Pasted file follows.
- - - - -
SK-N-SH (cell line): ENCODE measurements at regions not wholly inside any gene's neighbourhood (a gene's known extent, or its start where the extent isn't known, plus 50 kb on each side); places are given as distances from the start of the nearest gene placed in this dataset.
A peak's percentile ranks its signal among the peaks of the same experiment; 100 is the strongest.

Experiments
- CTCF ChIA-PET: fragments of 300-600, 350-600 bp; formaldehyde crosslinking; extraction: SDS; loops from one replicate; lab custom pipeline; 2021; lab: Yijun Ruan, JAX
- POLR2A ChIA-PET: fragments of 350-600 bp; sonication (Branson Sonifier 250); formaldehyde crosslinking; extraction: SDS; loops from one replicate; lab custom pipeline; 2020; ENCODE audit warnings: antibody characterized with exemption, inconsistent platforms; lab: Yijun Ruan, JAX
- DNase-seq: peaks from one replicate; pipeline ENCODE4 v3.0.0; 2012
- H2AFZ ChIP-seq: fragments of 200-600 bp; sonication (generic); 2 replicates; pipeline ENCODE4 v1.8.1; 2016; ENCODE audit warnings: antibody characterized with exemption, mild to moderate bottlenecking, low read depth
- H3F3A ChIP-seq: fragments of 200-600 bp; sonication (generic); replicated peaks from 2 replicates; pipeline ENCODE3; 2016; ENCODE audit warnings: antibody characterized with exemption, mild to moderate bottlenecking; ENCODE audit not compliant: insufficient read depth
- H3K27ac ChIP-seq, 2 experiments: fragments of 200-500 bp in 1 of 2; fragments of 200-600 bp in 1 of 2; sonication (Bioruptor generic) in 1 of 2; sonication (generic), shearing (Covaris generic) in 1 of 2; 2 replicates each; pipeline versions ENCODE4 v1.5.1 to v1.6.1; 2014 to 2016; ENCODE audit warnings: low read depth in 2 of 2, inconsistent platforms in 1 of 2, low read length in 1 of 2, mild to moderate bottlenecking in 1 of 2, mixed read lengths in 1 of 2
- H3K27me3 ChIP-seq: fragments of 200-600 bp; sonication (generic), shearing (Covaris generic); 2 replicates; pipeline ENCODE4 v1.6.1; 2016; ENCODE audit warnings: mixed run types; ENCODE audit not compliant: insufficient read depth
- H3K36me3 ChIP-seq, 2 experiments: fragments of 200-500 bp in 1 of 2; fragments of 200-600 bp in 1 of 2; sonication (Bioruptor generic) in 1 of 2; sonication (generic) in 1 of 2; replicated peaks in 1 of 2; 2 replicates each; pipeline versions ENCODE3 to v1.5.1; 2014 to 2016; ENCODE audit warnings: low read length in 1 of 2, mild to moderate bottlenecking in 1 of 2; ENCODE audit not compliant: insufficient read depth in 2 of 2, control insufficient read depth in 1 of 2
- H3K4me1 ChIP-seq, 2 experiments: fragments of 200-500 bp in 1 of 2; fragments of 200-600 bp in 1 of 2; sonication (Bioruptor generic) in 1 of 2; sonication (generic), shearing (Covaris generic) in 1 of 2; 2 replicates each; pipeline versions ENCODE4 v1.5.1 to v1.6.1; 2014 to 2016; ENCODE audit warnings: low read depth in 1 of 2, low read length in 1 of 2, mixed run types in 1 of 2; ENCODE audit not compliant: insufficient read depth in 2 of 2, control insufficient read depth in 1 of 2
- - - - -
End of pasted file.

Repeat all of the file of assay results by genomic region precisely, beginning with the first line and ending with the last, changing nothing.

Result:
SK-N-SH (cell line): ENCODE measurements at regions not wholly inside any gene's neighbourhood (a gene's known extent, or its start where the extent isn't known, plus 50 kb on each side); places are given as distances from the start of the nearest gene placed in this dataset.
A peak's percentile ranks its signal among the peaks of the same experiment; 100 is the strongest.

Experiments
- CTCF ChIA-PET: fragments of 300-600, 350-600 bp; formaldehyde crosslinking; extraction: SDS; loops from one replicate; lab custom pipeline; 2021; lab: Yijun Ruan, JAX
- POLR2A ChIA-PET: fragments of 350-600 bp; sonication (Branson Sonifier 250); formaldehyde crosslinking; extraction: SDS; loops from one replicate; lab custom pipeline; 2020; ENCODE audit warnings: antibody characterized with exemption, inconsistent platforms; lab: Yijun Ruan, JAX
- DNase-seq: peaks from one replicate; pipeline ENCODE4 v3.0.0; 2012
- H2AFZ ChIP-seq: fragments of 200-600 bp; sonication (generic); 2 replicates; pipeline ENCODE4 v1.8.1; 2016; ENCODE audit warnings: antibody characterized with exemption, mild to moderate bottlenecking, low read depth
- H3F3A ChIP-seq: fragments of 200-600 bp; sonication (generic); replicated peaks from 2 replicates; pipeline ENCODE3; 2016; ENCODE audit warnings: antibody characterized with exemption, mild to moderate bottlenecking; ENCODE audit not compliant: insufficient read depth
- H3K27ac ChIP-seq, 2 experiments: fragments of 200-500 bp in 1 of 2; fragments of 200-600 bp in 1 of 2; sonication (Bioruptor generic) in 1 of 2; sonication (generic), shearing (Covaris generic) in 1 of 2; 2 replicates each; pipeline versions ENCODE4 v1.5.1 to v1.6.1; 2014 to 2016; ENCODE audit warnings: low read depth in 2 of 2, inconsistent platforms in 1 of 2, low read length in 1 of 2, mild to moderate bottlenecking in 1 of 2, mixed read lengths in 1 of 2
- H3K27me3 ChIP-seq: fragments of 200-600 bp; sonication (generic), shearing (Covaris generic); 2 replicates; pipeline ENCODE4 v1.6.1; 2016; ENCODE audit warnings: mixed run types; ENCODE audit not compliant: insufficient read depth
- H3K36me3 ChIP-seq, 2 experiments: fragments of 200-500 bp in 1 of 2; fragments of 200-600 bp in 1 of 2; sonication (Bioruptor generic) in 1 of 2; sonication (generic) in 1 of 2; replicated peaks in 1 of 2; 2 replicates each; pipeline versions ENCODE3 to v1.5.1; 2014 to 2016; ENCODE audit warnings: low read length in 1 of 2, mild to moderate bottlenecking in 1 of 2; ENCODE audit not compliant: insufficient read depth in 2 of 2, control insufficient read depth in 1 of 2
- H3K4me1 ChIP-seq, 2 experiments: fragments of 200-500 bp in 1 of 2; fragments of 200-600 bp in 1 of 2; sonication (Bioruptor generic) in 1 of 2; sonication (generic), shearing (Covaris generic) in 1 of 2; 2 replicates each; pipeline versions ENCODE4 v1.5.1 to v1.6.1; 2014 to 2016; ENCODE audit warnings: low read depth in 1 of 2, low read length in 1 of 2, mixed run types in 1 of 2; ENCODE audit not compliant: insufficient read depth in 2 of 2, control insufficient read depth in 1 of 2